Step 10 Click OK. The dialog box closes and the Management Access rule is added.

Step 11 Click Apply. The rule is saved in the running configuration.


Note After you create management access rules, you can click the radio buttons at the bottom of the pane to sort the display and show both IPv4 and IPv6 rules, IPv4 only, or IPv6 only.



Advanced Access Rule Configuration

The Advanced Access Rule Configuration dialog box lets you set access rule logging options.

When you enable logging, if a packet matches the access rule, the adaptive security appliance creates a flow entry to track the number of packets received within a specific interval. The adaptive security appliance generates a system log message at the first hit and at the end of each interval, identifying the total number of hits during the interval and reporting the time of the last hit.


Note The adaptive security appliancepane displays the hit count information in the "last rule hit" row. To view the rule hit count and timestamp, choose Configuration > Firewall > Advanced > ACL Manager, and hover the mouse pointer over a cell in the ACL Manager table.


At the end of each interval, the adaptive security appliance resets the hit count to 0. If no packets match the access rule during an interval, the adaptive security appliance deletes the flow entry.

A large number of flows can exist concurrently at any point of time. To prevent unlimited consumption of memory and CPU resources, the adaptive security appliance places a limit on the number of concurrent deny flows; the limit is placed only on deny flows (and not permit flows) because they can indicate an attack. When the limit is reached, the adaptive security appliance does not create a new deny flow until the existing flows expire. If someone initiates a denial of service attack, the adaptive security appliance can create a very large number of deny flows in a very short period of time. Restricting the number of deny-flows prevents unlimited consumption of memory and CPU resources.

Prerequisites

These settings only apply if you enable the newer logging mechanism for the access rule.

Fields

Maximum Deny-flows—The maximum number of deny flows permitted before the adaptive security appliance stops logging, between 1 and the default value. The default is 4096.

Alert Interval—The amount of time (1-3600 seconds) between system log messages (number 106101) that identify that the maximum number of deny flows was reached. The default is 300 seconds.

Per User Override table—Specifies the state of the per user override feature. If the per user override feature is enabled on the inbound access rule, the access rule provided by a RADIUS server replaces the access rule configured on that interface. If the per user override feature is disabled, the access rule provided by the RADIUS server is combined with the access rule configured on that interface. If the inbound access rule is not configured for the interface, per user override cannot be configured.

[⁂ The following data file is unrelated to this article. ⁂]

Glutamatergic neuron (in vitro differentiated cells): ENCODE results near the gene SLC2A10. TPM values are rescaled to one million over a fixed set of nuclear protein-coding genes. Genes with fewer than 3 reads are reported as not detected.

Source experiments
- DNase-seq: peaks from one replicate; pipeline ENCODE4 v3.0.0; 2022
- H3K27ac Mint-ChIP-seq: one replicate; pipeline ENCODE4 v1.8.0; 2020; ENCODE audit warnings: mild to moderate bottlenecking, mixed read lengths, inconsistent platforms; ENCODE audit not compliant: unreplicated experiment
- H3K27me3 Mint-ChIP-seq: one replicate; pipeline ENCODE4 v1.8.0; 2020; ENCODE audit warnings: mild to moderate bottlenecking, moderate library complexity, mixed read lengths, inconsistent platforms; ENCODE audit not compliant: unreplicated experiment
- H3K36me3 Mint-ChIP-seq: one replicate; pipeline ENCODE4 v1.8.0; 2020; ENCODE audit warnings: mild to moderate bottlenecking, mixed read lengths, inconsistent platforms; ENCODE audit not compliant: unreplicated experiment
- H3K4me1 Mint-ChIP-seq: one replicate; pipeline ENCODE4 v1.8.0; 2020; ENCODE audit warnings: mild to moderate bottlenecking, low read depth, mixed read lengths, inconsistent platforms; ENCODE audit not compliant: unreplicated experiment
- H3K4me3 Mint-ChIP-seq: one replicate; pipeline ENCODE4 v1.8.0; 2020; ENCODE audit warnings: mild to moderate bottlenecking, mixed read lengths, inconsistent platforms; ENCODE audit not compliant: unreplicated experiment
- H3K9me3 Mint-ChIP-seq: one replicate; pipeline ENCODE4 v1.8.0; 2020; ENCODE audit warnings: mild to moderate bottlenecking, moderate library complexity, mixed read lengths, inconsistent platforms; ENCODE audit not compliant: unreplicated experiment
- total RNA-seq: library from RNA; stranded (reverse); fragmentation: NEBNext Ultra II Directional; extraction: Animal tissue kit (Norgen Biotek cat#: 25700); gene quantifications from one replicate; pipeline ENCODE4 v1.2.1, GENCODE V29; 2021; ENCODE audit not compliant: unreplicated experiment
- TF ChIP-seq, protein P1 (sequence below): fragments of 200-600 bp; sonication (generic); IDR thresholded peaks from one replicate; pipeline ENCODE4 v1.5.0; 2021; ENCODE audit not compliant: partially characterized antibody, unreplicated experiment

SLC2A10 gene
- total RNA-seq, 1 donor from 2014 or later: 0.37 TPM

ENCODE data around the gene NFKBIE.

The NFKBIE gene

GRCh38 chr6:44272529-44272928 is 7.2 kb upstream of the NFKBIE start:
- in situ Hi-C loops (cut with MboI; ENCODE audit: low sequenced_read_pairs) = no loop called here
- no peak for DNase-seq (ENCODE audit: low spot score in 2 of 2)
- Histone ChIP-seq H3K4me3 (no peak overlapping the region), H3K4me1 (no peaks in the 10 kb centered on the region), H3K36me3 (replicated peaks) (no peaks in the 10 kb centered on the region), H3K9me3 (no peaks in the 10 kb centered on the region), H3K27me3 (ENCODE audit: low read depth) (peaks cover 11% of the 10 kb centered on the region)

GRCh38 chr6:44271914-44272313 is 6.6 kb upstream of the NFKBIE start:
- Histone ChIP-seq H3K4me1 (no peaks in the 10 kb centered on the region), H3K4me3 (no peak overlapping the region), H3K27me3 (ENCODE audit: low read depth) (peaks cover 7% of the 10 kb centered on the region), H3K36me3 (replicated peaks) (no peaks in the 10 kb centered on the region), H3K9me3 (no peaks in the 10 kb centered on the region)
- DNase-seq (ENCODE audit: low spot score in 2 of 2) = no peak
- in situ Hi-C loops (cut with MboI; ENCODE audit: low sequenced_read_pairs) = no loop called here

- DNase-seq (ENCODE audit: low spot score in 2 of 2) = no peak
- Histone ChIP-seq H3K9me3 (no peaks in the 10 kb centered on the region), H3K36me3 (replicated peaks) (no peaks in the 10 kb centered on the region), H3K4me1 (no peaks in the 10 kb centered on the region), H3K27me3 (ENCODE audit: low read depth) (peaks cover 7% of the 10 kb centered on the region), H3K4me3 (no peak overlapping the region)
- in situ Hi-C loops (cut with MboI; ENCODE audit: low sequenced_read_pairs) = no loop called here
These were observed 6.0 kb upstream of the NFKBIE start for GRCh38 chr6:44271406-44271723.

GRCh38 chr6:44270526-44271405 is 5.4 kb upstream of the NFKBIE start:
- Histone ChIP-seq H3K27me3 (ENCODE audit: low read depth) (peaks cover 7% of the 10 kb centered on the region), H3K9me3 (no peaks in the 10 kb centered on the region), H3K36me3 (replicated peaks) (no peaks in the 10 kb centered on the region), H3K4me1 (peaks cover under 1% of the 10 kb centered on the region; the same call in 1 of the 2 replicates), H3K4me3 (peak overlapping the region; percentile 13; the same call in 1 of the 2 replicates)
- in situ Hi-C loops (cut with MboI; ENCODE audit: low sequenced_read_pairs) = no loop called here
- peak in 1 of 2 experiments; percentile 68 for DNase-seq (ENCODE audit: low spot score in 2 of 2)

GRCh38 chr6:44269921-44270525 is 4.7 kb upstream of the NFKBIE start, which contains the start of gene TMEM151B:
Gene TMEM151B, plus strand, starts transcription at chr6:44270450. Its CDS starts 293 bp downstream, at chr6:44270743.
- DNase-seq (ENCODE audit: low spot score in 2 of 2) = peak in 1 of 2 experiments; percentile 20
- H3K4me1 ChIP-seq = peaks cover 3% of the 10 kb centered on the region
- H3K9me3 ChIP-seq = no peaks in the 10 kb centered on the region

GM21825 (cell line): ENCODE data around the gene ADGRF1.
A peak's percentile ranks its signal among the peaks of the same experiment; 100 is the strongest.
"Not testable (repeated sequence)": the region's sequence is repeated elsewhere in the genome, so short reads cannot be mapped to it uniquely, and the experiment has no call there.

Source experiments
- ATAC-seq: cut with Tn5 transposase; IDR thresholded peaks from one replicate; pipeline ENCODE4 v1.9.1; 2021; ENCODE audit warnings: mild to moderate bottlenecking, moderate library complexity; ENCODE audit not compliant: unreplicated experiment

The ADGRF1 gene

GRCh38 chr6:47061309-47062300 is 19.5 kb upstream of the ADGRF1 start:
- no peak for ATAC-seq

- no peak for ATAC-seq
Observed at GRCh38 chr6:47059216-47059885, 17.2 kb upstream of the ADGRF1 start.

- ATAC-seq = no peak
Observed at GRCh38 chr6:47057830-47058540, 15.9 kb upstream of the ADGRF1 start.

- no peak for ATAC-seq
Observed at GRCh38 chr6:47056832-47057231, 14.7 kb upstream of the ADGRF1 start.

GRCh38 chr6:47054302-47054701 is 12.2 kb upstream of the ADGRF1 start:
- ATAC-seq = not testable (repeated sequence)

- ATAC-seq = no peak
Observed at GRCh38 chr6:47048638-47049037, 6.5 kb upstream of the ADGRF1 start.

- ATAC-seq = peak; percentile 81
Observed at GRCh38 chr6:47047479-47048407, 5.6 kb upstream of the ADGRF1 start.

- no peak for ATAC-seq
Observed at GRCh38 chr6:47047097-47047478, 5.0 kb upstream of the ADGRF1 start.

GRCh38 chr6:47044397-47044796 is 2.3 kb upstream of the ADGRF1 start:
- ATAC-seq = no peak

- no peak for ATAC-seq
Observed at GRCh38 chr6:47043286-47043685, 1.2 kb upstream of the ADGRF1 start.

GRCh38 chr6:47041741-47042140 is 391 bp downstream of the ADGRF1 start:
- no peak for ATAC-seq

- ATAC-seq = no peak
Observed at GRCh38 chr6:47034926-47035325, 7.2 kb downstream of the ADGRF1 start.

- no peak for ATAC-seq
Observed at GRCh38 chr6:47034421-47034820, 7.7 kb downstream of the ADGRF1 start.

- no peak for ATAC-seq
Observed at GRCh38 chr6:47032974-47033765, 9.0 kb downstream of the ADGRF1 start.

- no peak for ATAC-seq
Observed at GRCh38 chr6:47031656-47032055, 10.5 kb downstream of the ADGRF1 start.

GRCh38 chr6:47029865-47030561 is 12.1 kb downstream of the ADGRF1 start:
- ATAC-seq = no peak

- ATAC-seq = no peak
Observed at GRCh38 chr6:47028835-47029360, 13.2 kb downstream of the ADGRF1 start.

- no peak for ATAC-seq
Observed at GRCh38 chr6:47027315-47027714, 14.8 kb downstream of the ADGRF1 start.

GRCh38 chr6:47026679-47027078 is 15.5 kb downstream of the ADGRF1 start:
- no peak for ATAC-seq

Object Group Search Setting—Reduces the amount of memory used to store service rules, but lengthens the amount of time to search for a matching access rule.

Access Rule Explosion

The security appliance allows you to turn off the expansion of access rules that contain certain object groups. When expansion is turned off, an object group search is used for lookup, which lowers the memory requirements for storing expanded rules but decreases the lookup performance. Because of the trade-off of performance for memory utilization, you can turn on and turn off the search.

To configure the option of turning off the expansion of access rules that contain s, perform the following steps:


Step 1 Choose Configuration > Firewall > Access Rules.

Step 2 Click the Advanced button.

Step 3 Check the Enable Object Group Search Algorithm check box.


For more information about access rules, see the "Information About Access Rules" section.

Feature History for Access Rules

Table 31-2 lists each feature change and the platform release in which it was implemented. ASDM is backwards-compatible with multiple platform releases, so the specific ASDM release in which support was added is not listed.

Table 31-2 Feature History for Access Rules 

Feature Name
Platform Releases
Feature Information

Interface access rules.

7.0(1)

Controlling network access through the security appliance using access lists.

The following screen was introduced: Configuration > Firewall > Access Rules.

Global access rules.

8.3(1)

Global access rules were introduced.

The following screen was modified: Configuration > Firewall > Access Rules.